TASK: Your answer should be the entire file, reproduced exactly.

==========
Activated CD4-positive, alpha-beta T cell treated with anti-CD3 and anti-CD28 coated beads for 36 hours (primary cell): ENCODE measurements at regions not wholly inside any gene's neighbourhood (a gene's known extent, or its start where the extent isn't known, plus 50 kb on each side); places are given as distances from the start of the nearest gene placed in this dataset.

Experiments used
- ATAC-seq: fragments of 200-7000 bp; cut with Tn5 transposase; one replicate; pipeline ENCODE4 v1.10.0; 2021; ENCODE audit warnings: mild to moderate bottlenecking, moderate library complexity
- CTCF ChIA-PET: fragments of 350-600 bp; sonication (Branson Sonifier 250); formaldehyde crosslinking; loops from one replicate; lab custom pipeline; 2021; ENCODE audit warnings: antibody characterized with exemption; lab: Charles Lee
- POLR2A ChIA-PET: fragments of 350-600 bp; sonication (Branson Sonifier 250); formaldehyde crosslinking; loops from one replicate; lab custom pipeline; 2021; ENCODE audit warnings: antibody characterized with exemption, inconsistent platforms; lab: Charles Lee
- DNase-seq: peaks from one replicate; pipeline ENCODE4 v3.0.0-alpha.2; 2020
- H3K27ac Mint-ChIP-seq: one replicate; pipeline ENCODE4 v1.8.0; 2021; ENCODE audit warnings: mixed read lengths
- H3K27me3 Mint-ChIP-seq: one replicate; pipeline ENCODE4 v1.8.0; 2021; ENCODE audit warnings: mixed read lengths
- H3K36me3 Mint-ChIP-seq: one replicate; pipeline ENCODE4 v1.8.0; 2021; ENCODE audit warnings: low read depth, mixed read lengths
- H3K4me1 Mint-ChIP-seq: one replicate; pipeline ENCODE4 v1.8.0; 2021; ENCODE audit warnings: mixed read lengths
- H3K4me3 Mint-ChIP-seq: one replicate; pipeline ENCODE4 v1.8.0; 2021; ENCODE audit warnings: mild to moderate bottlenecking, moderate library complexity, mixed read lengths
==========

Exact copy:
Activated CD4-positive, alpha-beta T cell treated with anti-CD3 and anti-CD28 coated beads for 36 hours (primary cell): ENCODE measurements at regions not wholly inside any gene's neighbourhood (a gene's known extent, or its start where the extent isn't known, plus 50 kb on each side); places are given as distances from the start of the nearest gene placed in this dataset.

Experiments used
- ATAC-seq: fragments of 200-7000 bp; cut with Tn5 transposase; one replicate; pipeline ENCODE4 v1.10.0; 2021; ENCODE audit warnings: mild to moderate bottlenecking, moderate library complexity
- CTCF ChIA-PET: fragments of 350-600 bp; sonication (Branson Sonifier 250); formaldehyde crosslinking; loops from one replicate; lab custom pipeline; 2021; ENCODE audit warnings: antibody characterized with exemption; lab: Charles Lee
- POLR2A ChIA-PET: fragments of 350-600 bp; sonication (Branson Sonifier 250); formaldehyde crosslinking; loops from one replicate; lab custom pipeline; 2021; ENCODE audit warnings: antibody characterized with exemption, inconsistent platforms; lab: Charles Lee
- DNase-seq: peaks from one replicate; pipeline ENCODE4 v3.0.0-alpha.2; 2020
- H3K27ac Mint-ChIP-seq: one replicate; pipeline ENCODE4 v1.8.0; 2021; ENCODE audit warnings: mixed read lengths
- H3K27me3 Mint-ChIP-seq: one replicate; pipeline ENCODE4 v1.8.0; 2021; ENCODE audit warnings: mixed read lengths
- H3K36me3 Mint-ChIP-seq: one replicate; pipeline ENCODE4 v1.8.0; 2021; ENCODE audit warnings: low read depth, mixed read lengths
- H3K4me1 Mint-ChIP-seq: one replicate; pipeline ENCODE4 v1.8.0; 2021; ENCODE audit warnings: mixed read lengths
- H3K4me3 Mint-ChIP-seq: one replicate; pipeline ENCODE4 v1.8.0; 2021; ENCODE audit warnings: mild to moderate bottlenecking, moderate library complexity, mixed read lengths